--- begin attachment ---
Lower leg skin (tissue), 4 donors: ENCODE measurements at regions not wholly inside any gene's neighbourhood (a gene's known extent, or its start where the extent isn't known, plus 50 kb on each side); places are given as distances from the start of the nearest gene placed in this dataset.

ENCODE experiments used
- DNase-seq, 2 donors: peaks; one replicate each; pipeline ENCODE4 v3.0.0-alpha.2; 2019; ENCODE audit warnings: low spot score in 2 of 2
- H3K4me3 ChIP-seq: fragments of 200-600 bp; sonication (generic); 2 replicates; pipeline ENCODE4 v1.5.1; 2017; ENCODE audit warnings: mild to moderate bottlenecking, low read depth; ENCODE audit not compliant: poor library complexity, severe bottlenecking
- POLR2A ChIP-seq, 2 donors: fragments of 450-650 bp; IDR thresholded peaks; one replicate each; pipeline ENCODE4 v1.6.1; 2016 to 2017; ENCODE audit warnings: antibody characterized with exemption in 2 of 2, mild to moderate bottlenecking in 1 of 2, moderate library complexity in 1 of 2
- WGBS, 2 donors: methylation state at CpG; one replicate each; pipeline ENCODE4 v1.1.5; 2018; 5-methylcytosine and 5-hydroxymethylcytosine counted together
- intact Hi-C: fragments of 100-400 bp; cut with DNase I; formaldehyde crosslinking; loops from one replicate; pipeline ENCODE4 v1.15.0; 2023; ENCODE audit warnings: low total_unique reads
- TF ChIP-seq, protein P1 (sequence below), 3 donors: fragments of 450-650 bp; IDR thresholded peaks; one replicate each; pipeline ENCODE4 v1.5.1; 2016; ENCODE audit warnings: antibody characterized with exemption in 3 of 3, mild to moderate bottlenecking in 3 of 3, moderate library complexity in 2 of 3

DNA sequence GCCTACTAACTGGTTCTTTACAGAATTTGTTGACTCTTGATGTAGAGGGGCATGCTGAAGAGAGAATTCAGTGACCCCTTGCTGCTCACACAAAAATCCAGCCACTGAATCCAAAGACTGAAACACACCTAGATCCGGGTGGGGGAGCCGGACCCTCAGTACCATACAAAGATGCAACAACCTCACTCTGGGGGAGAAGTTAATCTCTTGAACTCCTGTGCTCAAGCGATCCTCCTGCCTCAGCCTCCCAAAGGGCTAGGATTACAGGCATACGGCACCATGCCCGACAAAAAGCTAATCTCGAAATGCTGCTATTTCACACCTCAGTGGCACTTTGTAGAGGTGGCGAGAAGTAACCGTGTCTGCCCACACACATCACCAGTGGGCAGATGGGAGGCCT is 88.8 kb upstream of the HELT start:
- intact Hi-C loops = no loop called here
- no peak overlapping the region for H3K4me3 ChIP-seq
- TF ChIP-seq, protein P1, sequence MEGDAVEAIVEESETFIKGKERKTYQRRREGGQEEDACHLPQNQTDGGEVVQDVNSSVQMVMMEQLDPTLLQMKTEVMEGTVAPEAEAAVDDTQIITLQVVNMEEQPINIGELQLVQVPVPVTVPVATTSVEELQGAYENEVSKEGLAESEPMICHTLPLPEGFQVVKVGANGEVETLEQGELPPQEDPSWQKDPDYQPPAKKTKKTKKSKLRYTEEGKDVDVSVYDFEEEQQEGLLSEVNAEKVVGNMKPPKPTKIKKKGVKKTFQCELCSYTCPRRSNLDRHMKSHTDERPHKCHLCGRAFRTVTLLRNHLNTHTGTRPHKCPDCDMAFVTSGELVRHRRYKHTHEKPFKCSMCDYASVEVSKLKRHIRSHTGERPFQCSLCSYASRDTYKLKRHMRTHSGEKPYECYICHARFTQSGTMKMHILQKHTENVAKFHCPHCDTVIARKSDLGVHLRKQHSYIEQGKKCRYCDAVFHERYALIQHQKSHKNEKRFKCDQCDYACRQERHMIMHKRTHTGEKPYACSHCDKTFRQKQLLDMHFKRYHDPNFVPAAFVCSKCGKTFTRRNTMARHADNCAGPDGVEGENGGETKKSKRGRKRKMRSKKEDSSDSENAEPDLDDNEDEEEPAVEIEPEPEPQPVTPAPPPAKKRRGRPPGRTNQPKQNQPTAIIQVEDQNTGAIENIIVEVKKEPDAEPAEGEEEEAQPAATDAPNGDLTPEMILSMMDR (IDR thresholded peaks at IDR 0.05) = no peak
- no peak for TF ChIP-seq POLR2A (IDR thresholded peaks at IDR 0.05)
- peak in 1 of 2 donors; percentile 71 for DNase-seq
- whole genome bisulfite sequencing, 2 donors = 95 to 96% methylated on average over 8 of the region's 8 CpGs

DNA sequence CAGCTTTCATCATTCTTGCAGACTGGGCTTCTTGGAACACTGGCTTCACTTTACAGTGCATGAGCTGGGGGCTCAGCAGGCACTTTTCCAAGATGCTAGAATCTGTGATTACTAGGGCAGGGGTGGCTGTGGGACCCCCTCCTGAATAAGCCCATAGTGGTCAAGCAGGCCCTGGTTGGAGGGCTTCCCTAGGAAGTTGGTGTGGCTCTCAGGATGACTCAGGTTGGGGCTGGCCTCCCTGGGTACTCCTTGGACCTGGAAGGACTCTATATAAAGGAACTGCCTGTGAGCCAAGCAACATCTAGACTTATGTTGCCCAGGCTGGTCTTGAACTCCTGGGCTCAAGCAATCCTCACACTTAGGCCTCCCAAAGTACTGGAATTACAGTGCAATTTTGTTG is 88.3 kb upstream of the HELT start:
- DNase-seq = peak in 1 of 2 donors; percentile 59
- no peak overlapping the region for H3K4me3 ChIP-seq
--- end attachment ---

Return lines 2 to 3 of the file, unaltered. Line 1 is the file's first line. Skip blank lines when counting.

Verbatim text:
ENCODE experiments used
- DNase-seq, 2 donors: peaks; one replicate each; pipeline ENCODE4 v3.0.0-alpha.2; 2019; ENCODE audit warnings: low spot score in 2 of 2